Emby Server

Posted: January 28, 2016 in Home Media
Tags: , , ,

As someone with several Kodi boxes floating around the house, I had always wanted the ability to synchronise both my library and my view state across the boxes. When this capability was introduced by using a central MySQL database I was happy – especially as it meant that rebuilds on low power devices would no longer taken hours as the entire library was rescanned.

Moving to unRAID 6 with it’s Docker eco-system made it even easier – no longer manually installing and maintaining the DB somewhere. Just install a MariaDB container, set up the user and off you go. I still needed to scan for new content on one device and update the DB, but at least it was on only one and not on all of them.

Migrating to newer versions of Kodi could still be an issue if the DB structure changed, but again, once the library was re-scanned by one machine, it was available to all the others.

Enter Plex

For various reasons – mostly that I had a couple of white NowTV boxes hanging around – I also installed Plex as a plugin on the unRAID 5 box. This was a much nicer experience than managing my data via MariaDB – using a central system with a nice GUI that then managed my library across multiple devices meant I could check the metadata and ensure that I had the right artwork. The trouble was I was now maintaining two systems, one Plex for a NowTV box and my work laptop for when I travelled and then ‘normal’ Kodi DB for the main playback machines. Replacing the playback machine with NowTV wasn’t an option – at that point they were wi-fi only and that wasn’t helpful. A small Plex OS install wasn’t available and I wasn’t going to install a full distro just to get Plex.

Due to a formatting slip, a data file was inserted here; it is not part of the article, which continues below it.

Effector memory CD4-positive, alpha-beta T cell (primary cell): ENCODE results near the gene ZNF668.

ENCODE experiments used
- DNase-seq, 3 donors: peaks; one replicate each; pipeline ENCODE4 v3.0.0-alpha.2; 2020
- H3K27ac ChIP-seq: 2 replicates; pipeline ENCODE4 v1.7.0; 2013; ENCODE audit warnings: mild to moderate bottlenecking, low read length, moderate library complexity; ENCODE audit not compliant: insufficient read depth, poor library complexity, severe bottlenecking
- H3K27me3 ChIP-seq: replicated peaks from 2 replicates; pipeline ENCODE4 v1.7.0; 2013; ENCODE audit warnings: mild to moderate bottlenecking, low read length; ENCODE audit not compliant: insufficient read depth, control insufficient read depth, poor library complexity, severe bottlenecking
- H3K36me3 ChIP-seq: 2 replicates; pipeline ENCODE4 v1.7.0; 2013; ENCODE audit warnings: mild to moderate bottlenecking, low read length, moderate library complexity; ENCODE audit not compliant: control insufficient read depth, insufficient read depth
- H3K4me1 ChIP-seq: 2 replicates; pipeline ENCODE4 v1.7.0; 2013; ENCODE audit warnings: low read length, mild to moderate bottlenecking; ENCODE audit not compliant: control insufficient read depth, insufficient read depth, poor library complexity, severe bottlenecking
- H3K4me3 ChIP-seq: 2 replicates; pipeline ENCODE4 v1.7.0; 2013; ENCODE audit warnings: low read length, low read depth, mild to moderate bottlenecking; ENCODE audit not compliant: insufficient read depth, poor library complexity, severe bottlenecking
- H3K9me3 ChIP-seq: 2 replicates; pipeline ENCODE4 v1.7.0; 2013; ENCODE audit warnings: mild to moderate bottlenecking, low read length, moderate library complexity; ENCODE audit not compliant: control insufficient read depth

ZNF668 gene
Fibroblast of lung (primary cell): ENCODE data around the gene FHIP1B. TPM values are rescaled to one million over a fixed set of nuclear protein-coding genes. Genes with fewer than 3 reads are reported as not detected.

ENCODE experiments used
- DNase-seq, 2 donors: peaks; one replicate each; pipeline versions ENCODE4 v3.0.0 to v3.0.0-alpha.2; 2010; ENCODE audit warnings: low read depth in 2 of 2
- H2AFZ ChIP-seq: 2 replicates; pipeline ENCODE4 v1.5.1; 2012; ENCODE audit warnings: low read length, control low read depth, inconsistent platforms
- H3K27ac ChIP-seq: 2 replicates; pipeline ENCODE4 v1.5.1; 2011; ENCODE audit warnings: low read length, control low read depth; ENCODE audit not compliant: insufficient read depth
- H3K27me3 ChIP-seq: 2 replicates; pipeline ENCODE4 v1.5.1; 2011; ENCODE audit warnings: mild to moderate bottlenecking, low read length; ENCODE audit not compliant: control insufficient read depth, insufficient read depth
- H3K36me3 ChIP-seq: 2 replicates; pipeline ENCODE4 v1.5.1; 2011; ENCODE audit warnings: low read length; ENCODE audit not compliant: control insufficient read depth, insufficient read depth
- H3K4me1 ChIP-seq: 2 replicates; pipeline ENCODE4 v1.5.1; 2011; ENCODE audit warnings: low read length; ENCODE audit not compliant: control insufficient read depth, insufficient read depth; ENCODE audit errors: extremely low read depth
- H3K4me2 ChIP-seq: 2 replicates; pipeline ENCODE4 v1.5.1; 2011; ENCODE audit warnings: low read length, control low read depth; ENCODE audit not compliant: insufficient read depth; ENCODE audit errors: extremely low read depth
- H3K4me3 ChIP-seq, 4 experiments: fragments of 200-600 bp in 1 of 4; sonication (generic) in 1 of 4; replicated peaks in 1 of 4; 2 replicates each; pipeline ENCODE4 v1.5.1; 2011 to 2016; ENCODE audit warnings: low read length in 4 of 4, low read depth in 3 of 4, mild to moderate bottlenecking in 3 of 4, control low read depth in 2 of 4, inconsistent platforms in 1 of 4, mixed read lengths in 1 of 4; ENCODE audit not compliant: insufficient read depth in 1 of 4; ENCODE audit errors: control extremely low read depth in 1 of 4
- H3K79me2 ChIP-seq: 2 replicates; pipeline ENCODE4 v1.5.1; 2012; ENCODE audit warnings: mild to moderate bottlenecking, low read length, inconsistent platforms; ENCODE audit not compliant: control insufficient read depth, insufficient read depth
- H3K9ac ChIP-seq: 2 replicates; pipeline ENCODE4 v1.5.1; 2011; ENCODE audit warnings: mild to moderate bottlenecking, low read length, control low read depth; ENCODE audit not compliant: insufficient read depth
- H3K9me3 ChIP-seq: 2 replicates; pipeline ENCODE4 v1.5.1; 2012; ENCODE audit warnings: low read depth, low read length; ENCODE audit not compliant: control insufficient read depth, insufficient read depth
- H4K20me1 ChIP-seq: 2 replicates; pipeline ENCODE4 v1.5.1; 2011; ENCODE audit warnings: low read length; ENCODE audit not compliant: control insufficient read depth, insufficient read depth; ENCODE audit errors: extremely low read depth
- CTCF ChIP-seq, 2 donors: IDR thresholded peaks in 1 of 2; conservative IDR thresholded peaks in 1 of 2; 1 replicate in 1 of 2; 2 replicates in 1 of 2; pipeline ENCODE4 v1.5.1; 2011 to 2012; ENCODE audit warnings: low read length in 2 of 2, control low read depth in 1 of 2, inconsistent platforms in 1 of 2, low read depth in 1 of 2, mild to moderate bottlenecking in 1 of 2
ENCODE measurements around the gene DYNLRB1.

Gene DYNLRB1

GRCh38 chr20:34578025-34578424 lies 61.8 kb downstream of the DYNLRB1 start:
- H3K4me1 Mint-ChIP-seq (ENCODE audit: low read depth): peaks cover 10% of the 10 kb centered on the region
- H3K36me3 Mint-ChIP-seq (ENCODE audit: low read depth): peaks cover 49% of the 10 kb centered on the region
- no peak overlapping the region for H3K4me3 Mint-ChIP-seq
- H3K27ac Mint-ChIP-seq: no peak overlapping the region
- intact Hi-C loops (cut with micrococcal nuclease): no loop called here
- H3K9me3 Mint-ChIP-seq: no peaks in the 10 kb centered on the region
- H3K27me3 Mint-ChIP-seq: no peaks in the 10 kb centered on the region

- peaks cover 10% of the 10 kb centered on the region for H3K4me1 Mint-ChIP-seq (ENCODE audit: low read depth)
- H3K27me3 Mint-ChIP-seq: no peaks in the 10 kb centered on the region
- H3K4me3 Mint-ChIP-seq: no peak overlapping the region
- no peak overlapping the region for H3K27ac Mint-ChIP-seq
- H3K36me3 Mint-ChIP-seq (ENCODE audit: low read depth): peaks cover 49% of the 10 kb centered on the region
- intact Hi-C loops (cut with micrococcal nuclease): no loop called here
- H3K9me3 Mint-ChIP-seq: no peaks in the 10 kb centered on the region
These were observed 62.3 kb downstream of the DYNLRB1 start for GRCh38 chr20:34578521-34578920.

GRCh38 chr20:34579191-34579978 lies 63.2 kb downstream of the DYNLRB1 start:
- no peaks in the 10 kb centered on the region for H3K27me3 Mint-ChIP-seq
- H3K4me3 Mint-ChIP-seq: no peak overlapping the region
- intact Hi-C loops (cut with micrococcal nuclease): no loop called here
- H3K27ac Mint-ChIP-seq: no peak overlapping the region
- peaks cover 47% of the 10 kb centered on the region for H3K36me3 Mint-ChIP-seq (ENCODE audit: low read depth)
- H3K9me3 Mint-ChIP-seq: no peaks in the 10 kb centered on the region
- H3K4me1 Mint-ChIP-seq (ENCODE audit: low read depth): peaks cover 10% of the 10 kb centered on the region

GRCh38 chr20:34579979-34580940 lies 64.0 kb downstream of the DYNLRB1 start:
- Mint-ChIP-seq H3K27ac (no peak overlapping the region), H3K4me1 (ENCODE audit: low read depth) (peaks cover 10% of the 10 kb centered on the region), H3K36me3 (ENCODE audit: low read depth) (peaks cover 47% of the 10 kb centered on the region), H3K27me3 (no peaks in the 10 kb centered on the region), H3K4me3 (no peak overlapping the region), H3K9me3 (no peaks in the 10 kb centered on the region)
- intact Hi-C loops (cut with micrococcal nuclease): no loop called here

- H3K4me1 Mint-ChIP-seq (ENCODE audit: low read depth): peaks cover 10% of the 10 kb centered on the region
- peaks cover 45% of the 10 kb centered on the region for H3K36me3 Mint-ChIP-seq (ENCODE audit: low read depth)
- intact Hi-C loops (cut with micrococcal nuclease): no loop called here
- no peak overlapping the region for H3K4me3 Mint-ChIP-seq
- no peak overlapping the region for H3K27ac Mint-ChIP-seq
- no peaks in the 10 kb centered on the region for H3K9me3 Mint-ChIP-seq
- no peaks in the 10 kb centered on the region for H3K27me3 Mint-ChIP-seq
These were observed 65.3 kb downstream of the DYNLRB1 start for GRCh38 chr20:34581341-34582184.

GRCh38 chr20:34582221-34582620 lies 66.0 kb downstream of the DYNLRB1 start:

The Plex-XBMC plugins that were available didn’t seem to work properly – playback on one device wasn’t resumable on another and viewing history wasn’t always up to date. I also ran profiles on my system – the tv and films are split into stuff for the Kids and everything else. That way I can give the kids access to their stuff without worrying that they might decide to watch Alien or Kill Bill. While Plex eventually introduced this, it was a paid for option and it wasn’t enough on it’s own to justify the cost. With the retirement of the NowTV box, Plex became an unnecessary overhead and was shutdown.

Enter Emby

I’d played with Emby when it was MediaBrowser, but it was a little unstable and didn’t really offer anything new to me, so I left it alone. With the introduction of an Emby plugin that basically replaced the local Kodi library with a fake one that was fully populated from the central server, Emby became an important part of our setup.

Emby server runs in a Docker container on unRAID 6. It parses and manages the library providing metadata, art work and playback history that is then sent to each Kodi device at start up. It also includes profiles so I can map the local Kodi profile to a user on the Emby server and restrict access to content.

Rebuilds and updates are easy in that I have to install Kodi, install the Emby plugin and point it at the server and all my content is available for playback. This also means that I can run different versions of Kodi and point them at the same Emby server… making it much easier to update. I’m not updating several boxes at the same time to ensure that they all work with the new DB.

The one thing I DON’T allow Emby to do is handle playback – I deliberately tell the system to use the native file path for playback – and not to go through Emby. That way I’m not wasting resources on transcoding or double handling the files.



Emby Add-on for Kodi


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